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Domestic calls increase in Safe Passage region

Domestic calls increase in Safe Passage region

Domestic calls in four of the six counties Safe Passage serves increased significantly during the first month of the Covid-19 pandemic.

The six dispatch centers in the Safe Passage region (Ripley, Ohio, Franklin, Jefferson, Dearborn and Switzerland counties) provided a report on the number of domestic calls in the past two months and overall calls received since Jan. 1 to April 30, and compared to same time period in 2019.

Safe Passage, which operates a shelter in Batesville and 24/7 helpline, did not show a significant increase in calls initially. As they have been warned by national and state agencies, the nonprofit domestic and sexual violence shelter expects to see an uptick soon after the stay at home shelter is lifted as more victims will have the opportunity to make the call for help. The shelter has remained fully operational throughout this health crisis.

Jane Yorn, Executive Director of Safe Passage, noted the traumatic effect the pandemic and the stay at home mandate can have on victims. “Isolation can be devastating for victims. They have no break, no respite, to get away from the abuse. We suspect also that many could not find a safe time to call or to leave.” Other DV and SA crisis centers across the state have also noticed this downward call trend, according to Yorn who has been in weekly contact with many of these directors. “This pandemic has been disportionataly hard on women who want to leave their circumstances, but are further impacted by job and income loss, child care and the pressure of e-learning at home. Trying to develop a safety or escape plan at this point is just too much to handle for many.”

As for the counties in the southeast Indiana district, Ohio County dispatch reported a 75 % increase in calls in March and April–12 calls in 2019 to 21 calls in 2020. Dearborn County, by far the most populated county Safe Passage serves, reported a 52% increase in calls from the same two months, with 238 calls. Nearby Switzerland County was up 70% in March 2020, accepting 17 calls. Ripley County’s dispatch center, which includes Batesville, reported a 72% uptick in March, with 38 calls. Franklin County was the only county that did not have more calls for either month; they remained between 50 and 60 calls for both months in 2019 and 2020. Jefferson County’s domestic crisis calls dropped slightly in March 2020 (59 vs. 61 in 2019) but up slightly in April from 59 to 63 in 2020.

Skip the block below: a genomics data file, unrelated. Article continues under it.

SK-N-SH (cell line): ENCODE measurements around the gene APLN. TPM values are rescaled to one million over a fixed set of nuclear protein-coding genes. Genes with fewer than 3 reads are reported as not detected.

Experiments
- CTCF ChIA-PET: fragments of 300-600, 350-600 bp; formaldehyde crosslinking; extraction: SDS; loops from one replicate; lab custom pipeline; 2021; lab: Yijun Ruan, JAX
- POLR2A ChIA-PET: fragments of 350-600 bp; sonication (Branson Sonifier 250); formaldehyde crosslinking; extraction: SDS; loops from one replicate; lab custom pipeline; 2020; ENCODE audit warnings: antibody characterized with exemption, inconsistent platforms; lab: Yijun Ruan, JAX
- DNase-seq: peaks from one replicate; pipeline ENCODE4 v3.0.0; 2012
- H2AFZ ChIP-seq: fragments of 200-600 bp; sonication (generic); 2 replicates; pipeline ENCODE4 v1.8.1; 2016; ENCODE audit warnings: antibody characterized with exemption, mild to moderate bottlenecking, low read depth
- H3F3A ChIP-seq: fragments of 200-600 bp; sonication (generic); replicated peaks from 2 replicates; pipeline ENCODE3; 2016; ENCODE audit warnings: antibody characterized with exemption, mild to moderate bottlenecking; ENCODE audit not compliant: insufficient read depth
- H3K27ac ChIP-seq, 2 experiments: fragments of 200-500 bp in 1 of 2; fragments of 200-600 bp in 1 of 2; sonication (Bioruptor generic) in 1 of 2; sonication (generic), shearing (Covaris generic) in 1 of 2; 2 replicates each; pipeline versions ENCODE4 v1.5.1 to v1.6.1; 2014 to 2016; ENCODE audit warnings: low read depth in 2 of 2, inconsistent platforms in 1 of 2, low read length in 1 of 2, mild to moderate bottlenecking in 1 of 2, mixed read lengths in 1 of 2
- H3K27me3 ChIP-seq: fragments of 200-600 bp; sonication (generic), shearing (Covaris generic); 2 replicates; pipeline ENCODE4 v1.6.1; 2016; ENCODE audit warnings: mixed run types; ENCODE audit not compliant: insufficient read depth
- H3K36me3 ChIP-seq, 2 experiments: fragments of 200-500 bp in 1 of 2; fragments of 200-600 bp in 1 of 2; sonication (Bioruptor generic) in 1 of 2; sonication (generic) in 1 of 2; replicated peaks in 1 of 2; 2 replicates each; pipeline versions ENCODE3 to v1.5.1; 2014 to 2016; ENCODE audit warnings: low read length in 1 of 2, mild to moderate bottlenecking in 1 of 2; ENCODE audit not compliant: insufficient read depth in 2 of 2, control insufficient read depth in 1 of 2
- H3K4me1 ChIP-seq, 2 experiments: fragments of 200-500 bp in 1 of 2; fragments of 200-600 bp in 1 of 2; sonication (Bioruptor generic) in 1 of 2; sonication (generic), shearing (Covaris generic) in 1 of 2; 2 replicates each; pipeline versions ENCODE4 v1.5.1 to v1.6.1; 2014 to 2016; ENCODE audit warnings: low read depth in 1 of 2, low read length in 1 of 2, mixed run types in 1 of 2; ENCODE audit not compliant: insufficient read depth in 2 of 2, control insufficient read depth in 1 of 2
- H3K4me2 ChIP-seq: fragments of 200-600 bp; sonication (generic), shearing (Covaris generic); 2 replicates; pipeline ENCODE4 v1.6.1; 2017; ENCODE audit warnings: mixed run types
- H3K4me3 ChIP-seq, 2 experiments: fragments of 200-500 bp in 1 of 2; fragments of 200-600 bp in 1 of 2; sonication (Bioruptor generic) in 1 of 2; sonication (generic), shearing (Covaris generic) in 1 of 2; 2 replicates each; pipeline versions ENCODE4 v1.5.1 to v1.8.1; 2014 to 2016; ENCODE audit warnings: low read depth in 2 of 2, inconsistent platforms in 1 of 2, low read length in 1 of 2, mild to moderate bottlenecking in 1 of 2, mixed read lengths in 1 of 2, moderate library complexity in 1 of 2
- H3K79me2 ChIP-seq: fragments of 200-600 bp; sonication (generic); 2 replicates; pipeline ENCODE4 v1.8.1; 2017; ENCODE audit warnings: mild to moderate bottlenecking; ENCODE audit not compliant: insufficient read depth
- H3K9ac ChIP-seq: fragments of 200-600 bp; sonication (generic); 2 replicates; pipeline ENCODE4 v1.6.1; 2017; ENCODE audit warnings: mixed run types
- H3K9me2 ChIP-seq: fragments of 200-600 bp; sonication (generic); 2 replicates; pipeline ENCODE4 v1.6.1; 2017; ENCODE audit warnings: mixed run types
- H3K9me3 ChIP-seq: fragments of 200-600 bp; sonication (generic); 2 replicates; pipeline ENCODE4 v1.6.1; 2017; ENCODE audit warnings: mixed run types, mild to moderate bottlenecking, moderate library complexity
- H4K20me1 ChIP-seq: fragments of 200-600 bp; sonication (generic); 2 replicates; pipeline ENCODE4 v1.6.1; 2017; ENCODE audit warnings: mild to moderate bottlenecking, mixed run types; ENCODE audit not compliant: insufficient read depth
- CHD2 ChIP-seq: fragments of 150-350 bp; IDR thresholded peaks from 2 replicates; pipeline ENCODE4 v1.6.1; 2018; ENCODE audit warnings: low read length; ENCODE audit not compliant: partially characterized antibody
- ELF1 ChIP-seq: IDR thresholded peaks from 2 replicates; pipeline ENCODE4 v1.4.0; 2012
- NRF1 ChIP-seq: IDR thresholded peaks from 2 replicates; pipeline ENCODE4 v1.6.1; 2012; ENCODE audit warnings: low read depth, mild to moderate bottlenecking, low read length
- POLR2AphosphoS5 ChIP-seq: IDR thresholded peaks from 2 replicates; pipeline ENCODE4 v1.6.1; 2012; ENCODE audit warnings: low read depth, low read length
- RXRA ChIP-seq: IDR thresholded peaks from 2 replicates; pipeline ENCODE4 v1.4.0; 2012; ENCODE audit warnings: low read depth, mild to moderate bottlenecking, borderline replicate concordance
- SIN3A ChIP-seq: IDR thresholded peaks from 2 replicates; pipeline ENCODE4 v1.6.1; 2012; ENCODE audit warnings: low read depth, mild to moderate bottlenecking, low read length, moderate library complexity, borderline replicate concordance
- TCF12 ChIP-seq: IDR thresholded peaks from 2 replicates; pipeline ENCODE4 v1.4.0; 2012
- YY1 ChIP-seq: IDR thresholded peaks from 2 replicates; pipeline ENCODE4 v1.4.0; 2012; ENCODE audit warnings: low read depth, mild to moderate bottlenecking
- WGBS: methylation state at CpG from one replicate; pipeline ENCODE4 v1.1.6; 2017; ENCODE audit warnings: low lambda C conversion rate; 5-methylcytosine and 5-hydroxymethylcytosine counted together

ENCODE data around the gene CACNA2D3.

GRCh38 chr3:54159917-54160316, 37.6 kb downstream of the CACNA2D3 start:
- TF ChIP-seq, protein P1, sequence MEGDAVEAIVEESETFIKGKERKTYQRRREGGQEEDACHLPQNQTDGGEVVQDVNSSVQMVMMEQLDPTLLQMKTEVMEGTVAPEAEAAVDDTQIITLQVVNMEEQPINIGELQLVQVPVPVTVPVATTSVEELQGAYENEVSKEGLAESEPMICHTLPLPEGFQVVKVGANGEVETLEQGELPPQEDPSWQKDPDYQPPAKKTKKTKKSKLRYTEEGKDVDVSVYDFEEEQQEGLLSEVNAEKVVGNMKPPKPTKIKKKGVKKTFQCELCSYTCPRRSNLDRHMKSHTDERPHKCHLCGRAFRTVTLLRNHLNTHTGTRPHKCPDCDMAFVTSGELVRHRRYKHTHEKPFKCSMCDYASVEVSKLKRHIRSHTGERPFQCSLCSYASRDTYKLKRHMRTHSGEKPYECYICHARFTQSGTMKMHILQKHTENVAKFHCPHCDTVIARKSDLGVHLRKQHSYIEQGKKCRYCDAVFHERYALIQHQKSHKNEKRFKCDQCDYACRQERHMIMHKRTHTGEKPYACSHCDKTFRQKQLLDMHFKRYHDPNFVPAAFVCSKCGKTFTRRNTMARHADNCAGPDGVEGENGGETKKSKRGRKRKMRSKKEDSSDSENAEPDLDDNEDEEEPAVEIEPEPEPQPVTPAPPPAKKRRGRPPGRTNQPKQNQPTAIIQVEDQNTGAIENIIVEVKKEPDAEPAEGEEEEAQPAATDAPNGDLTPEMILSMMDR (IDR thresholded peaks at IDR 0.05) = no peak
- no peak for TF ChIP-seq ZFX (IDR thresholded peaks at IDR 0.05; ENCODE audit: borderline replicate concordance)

Several of the southeast Indiana 911 coordinators noticed that all calls were down in April. “We’ve had less vehicles on the road, therefore less accidents. I also think people have been reluctant to go to the hospital due to the virus,” explained Amanda Smith, asst. director of 911 Communication for Ripley County. Leah Hildebrand, Ripley County 911 communications director, also noted that she believes people have been afraid to go out, that they might get “in trouble, or arrested” besides possibly contacting the virus. John Hundley, Franklin County’s 911 coordinator, initially thought the overall calls to the center would be significantly down. He commented that in his 17 years it’s been noticeably slow. Yet he learned the dispatch calls were actually up and upon further investigation attributed it to 300+building checks, which officers conduct when they have the time to monitor closed churches, business, schools and other properties for safety. There were many buildings and/or businesses closed during this period.

In China, where the coronavirus first spread, organizations that work to protect women from intimate-partner violence reported a jump in cases. According to The Washington Post, the National Network to End Domestic Violence, has asked Congress and state lawmakers to provide funding for domestic violence relief, including hotel nights for survivors who have to isolate or quarantine but can’t at home or in a shelter.

Local foundations have also stepped up to help those most in need. One Batesville, along with Ripley County Community Foundation, Dearborn Community Foundation, Community Foundation of Madison/Jefferson County, Covid-19 Emergency Response (United Way Greater Cincinnati and Greater Cincinnati Foundation), United Way Franklin County, and Civista Charitable Foundation also provided additional resources to Safe Passage to assist needy victims. The nonprofit, based in Batesville, is also grateful for the individual donors and businesses who have provided donations such as restaurant meals and disinfectant and masks for the shelter.

For more information on domestic or sexual violence, call the Safe Passage or Safe Place Helpline at 1 877-733-1990 or visit the website at